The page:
Revised wheel/tire options were the only 2003 news for the twin sporty compacts at Toyota’s luxury division. All-season tires on 16-inch wheels were a no-charge option. For 2003, all-season tires also were available with 17-inch wheels, and both wheels had new designs.
An antiskid system was available with automatic transmission; a limited-slip differential with manual. Also optional were a navigation system, power moonroof, heated front seats, and leather upholstery.
2004 IS 300
All IS models added a standard maintenance indicator light for 2004, along with automatic power door locks.
2005 IS 300
No changes were made this year.


longitudinal front-engine/rear-wheel drive

In all models, a dual-overhead-cam, 3.0-liter inline six-cylinder engine develops 215 horsepower, teamed with either a five-speed manual or five-speed automatic transmission.

dohc I6
Engine Size (liters/cubic inches) 3.0/183
Engine HP 215
Engine Torque (lb-ft) 218
Avail. Trans. EPA MPG (city/hwy) MPG avg. as tested
5-speed manual
5-speed automatic

Road Test

With either manual shift or automatic, test IS 300s accelerated from 0-60 mph in a class-competitive 7.3 seconds. Manual-shift action is positive and precise. The responsive automatic transmission complements good midrange punch, though one new test car tended to stumble on launch. The automatic’s steering-wheel gear-change buttons provide quick shifts–but they take practice and don’t provide full manual operation.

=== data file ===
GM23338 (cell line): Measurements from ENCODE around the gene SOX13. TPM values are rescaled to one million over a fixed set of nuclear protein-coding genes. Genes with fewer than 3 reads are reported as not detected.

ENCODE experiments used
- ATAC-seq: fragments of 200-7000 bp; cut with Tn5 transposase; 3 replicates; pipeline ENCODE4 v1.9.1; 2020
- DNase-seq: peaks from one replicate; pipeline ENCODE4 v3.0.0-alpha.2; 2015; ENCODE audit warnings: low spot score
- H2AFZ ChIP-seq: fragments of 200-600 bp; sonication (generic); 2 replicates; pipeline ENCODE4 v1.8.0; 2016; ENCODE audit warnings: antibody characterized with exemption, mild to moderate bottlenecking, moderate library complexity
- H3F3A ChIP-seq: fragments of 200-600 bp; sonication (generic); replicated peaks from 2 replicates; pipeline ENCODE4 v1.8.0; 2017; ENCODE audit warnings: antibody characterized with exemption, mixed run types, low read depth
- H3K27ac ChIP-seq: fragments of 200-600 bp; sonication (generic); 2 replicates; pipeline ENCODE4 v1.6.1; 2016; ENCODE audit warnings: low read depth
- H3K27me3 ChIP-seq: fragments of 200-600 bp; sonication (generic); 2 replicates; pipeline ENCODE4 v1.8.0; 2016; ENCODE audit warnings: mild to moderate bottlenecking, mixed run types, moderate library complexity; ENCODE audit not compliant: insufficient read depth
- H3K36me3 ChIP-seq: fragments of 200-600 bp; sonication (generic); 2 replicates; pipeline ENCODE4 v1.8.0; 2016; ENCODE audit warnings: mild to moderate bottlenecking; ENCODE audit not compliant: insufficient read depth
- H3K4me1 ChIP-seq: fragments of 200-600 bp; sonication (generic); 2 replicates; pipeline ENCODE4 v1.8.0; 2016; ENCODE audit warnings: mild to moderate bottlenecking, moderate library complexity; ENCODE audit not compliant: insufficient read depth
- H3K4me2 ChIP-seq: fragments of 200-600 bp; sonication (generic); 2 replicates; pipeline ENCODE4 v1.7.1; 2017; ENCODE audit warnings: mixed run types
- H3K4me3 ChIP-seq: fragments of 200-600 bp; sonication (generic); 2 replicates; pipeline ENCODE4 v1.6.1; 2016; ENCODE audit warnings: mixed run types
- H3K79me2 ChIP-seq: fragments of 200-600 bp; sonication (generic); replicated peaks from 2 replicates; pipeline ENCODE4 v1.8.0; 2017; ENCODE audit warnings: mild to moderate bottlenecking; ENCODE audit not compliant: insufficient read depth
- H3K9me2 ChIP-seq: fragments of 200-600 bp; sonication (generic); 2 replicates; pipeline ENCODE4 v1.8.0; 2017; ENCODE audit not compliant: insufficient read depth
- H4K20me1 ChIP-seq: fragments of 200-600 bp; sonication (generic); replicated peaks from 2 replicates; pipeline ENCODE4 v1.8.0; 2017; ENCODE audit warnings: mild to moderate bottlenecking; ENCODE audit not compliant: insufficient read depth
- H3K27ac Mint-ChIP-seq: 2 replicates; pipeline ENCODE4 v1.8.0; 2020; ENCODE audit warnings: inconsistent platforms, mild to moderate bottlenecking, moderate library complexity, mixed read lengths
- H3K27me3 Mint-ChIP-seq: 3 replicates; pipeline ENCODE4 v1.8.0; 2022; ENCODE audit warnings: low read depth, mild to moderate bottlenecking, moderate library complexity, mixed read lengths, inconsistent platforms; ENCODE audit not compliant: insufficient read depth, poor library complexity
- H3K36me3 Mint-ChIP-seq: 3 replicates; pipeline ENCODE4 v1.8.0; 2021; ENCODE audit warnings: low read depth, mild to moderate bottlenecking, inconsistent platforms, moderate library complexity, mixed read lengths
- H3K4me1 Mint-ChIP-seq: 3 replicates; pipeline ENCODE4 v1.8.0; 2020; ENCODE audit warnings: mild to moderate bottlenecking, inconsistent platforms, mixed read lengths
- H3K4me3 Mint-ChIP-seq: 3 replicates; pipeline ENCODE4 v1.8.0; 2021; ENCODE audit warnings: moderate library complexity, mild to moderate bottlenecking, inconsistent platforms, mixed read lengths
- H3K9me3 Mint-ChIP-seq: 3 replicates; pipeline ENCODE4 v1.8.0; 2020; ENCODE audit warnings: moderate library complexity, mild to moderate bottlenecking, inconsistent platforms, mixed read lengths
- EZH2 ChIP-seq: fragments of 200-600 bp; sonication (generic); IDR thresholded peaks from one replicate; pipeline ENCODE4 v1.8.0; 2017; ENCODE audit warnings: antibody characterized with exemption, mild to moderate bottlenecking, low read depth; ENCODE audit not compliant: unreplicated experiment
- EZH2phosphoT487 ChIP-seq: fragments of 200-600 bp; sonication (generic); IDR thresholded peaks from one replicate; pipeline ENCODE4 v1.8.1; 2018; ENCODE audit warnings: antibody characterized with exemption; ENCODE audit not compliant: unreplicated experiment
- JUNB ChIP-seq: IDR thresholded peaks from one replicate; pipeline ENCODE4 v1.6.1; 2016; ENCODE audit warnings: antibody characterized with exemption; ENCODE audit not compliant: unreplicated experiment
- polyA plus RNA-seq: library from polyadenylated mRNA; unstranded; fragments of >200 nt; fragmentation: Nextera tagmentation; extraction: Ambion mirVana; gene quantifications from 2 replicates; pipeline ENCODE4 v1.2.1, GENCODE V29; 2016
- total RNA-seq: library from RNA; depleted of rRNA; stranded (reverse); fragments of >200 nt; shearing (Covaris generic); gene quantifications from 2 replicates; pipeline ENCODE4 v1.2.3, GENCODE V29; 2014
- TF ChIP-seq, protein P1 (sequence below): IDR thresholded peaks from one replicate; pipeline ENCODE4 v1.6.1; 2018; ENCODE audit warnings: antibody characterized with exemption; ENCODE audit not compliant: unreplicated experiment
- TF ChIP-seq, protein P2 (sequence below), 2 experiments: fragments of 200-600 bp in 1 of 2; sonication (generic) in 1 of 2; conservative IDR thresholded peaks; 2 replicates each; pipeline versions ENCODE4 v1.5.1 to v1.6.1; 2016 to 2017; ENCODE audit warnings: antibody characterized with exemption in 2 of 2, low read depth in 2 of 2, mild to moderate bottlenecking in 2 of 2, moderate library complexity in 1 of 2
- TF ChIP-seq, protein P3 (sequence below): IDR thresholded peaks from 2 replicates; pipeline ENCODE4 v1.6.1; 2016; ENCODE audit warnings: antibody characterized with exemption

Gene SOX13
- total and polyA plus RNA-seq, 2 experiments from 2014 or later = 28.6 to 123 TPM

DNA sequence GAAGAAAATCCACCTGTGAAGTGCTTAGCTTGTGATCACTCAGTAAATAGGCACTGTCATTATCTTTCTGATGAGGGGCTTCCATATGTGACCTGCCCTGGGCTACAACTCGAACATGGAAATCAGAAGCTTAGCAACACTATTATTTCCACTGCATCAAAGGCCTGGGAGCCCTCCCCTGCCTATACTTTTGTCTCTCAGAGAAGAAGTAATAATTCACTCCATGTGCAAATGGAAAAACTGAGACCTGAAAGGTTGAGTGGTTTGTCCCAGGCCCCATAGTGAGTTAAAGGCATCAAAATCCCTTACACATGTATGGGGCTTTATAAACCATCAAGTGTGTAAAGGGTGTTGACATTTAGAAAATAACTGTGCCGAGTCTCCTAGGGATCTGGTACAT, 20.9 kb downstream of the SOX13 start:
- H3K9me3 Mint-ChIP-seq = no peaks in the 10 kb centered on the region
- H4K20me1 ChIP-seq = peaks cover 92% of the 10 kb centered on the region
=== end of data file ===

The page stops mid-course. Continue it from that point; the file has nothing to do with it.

Regardless of transmission, IS 300 test cars have averaged 17.2 to 18.9 mpg, including gas-eating performance tests. A stick-shift sedan returned 20.8 mpg in mostly highway driving. Lexus requires premium gas.

Ride quality is firm and occasionally thumpy over sharp bumps, but all models cope well with broken pavement at higher speeds and are always stable. Any IS is an agile handler, but steering feel and overall balance lack the precision of top European rivals.

Overly sensitive traction control cuts in too quickly on manual-transmission models, yet fast cornering with traction control disengaged risks an early tail slide. Simulated panic stops showed good stability and shorter-than-average distances.

Wagons are a little noisier than sedans. Coarse-pavement tire thrum can intrude on both versions, and wind rush is higher than in some competitors. Engines are invariably smooth, subdued at low rpm, and pleasant to the ear at high revs.

The “chronograph-style” gauge cluster looks nice, but legibility is not ideal. In addition, the optional navigation system looks like an afterthought. Its screen motors up from the dashboard, but controls are on the center console, dangerously difficult to use while driving. The metallic gear-shift handle is sensitive to heat and cold. Optional leather upholstery is Lexus-worthy, but some other interior materials lack class.